Social reading for publishers can be a powerful tool for extending the life cycle of books and a means to revitalize the content. Discussions on the quality of literary work never cease, they get some new values at other times. The presence on social networks made the communication with readers and writers easier for publishers. Further integration of social technologies in publishing products opens up new possibilities, extending the life of publishing products. The text can become a multimedia and a book a place for supercommunication. The publishers need to critically examine the possibilities of new technologies and reasonably integrate them in accordance with the readers' needs.

For gatherings in the books you must have a defined place and time and readers interested in communication. Today's reader is lost in the digital margins because his determinants in percentages, minutes or location are insufficiently standardized. Described visions of the future books are already part of our everyday life, but for a big momentum of electronic publishing we should standardize the use of these tools.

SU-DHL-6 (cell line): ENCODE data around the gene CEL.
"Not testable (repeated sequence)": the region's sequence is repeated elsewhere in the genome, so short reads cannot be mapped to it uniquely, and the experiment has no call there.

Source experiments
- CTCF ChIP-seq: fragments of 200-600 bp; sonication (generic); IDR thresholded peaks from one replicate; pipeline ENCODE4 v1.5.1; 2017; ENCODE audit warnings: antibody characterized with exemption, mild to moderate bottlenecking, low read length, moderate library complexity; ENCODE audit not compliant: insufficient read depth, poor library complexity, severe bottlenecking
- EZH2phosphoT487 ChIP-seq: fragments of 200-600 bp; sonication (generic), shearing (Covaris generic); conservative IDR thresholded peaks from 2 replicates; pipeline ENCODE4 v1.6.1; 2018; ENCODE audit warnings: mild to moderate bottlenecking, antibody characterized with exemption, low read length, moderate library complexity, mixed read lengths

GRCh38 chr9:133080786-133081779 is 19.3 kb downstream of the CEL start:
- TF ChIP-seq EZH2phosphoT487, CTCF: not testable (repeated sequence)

In the process of defining reader's space, the responsibility of shaping publisher's products will be a great challenge for the publisher, as well as for all other participants in the process of creating e-books. The potential of social technology in the development of e-publishing has not been researched enough. It has a great potential in the education, but we are yet to design the standardized way for its successful and socially responsible application.

By analyzing the existing visions of the future of a book we see that social technologies are an important factor. The emphasis should be placed on a safe usage and storage of reading interaction with the text. The standardization of e-books has always been a huge barrier to the development of electronic publishing. The same problem is evident in the integration of social technologies in e-books.